Traveling Near, Far, and Within: A Review of The Migrant States by Indran Amirthanayagam
In his most recent poetry book The Migrant States, Indran Amirthanayagam gifts us an expansive collection of over sixty poems that bring us to different geographical locations — Sri Lanka (Ceylon), Hawaii, England, Pakistan, Haiti, Peru, New York… — and different perspectives. As with his previous book, Coconuts on Mars, time spent with The Migrant States leaves me feeling as if I’ve traveled to interesting other lands, experiencing exotic and romantic tastes and sites but also inspires a sense that any of those places might be home. Indran has a knack for capturing flavors of cities all around the globe while instilling an appreciation for Global Citizenship.
The Migrant States features poems in celebration of the life and work of Walt Whitman, pieces previously published in the weekly Haiti En Marche, in his poetry column La Voix Du Port, and three other rich chapters, Curtain Call, The Migrant States, and Departures, that speak to a man’s personal history, the experience of migrants and the complex challenges and beauty of America, and leaving and loss. Weaved throughout all is a deep appreciation for the struggles in the human quest for a better life despite the barriers of political regimes; a celebration of music, sport, love — attention to daily moments that make life magnificent, and a narrative that reads in parts gritty, in parts carefree, and in parts sacred.
I especially enjoyed Indran’s poems celebrating music, particularly punk rock, and his descriptions of playing sports. Having a passion for music and a soft spot for punk, those seem an easy fit for me. But not being a sports fan, it astounds me that Indran’s descriptions leave me with a nostalgia that I did not earn with first hand experience. Here is an excerpt from “Batting, In Love.”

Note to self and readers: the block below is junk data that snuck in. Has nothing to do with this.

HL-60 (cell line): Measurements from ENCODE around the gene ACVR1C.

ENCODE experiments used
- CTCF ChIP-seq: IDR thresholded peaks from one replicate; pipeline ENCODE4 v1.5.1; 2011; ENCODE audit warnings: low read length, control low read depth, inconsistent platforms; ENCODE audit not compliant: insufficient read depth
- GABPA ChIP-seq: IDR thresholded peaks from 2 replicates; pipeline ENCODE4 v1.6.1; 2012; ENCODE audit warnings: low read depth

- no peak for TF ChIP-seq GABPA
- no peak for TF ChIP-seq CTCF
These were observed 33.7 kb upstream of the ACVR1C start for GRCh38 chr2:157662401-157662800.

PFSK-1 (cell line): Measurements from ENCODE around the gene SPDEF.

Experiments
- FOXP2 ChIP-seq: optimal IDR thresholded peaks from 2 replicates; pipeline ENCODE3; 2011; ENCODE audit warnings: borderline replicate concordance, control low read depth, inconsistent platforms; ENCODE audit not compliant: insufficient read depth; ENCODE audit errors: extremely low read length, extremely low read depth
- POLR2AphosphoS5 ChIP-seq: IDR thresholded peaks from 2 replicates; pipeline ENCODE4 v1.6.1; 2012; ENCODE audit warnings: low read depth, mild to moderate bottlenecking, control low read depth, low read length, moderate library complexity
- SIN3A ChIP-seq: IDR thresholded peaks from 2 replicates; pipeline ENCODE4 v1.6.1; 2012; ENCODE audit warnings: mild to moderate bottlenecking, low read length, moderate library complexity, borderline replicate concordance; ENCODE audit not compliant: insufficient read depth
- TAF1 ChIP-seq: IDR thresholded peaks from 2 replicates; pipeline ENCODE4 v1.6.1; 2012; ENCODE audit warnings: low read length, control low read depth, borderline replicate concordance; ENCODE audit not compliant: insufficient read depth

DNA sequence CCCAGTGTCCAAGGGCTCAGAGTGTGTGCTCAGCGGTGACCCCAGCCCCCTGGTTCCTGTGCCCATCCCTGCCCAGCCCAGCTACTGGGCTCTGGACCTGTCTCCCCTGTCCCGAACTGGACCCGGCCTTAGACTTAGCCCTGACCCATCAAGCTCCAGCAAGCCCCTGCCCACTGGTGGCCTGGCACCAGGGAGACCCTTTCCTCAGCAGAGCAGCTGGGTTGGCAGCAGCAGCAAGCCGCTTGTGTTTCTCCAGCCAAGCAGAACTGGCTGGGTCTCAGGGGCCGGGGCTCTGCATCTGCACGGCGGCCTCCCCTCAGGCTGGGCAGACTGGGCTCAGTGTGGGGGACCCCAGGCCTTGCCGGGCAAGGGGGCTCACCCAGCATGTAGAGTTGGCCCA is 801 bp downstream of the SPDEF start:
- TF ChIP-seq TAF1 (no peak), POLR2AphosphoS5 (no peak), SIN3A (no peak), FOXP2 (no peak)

“Amazing to try and recreate
that sensation of wholeness
before inevitable infatuation,
leaping desire, love and attendant
heartbreak and loneliness.
If we could just play cricket
until we become old,...”
Here I feel a yearning for baseball and cricket, games I’ve never played with any seriousness. This brings me outside myself and teaches me new understandings and appreciations. Such are things that poetry is able to accomplish and Indran imparts them masterfully.
Indran captures the spirit of this collection well in his introduction to his poems from La Voix Du Port in which he speaks to the poetry reading he hosts at Port Au Prince restaurant in Silver Spring, MD. “I want voices at all ports of entry to cross over and sing in all the languages that please them. In French. Haitian Creole. Spanish. English. Russian. Turkish. Farsi. Arabic. Tamil. Mandarin. Japanese. All are welcome and nobody requires a visa or even a laisser-passer. One Voice. One World. One Dream.” I have been fortunate to benefit from listening to poets at this venue, both featured and in the open-mic and Indran succeeds in creating a welcoming space of diverse voices. I believe The Migrant States reflects the best of that sentiment.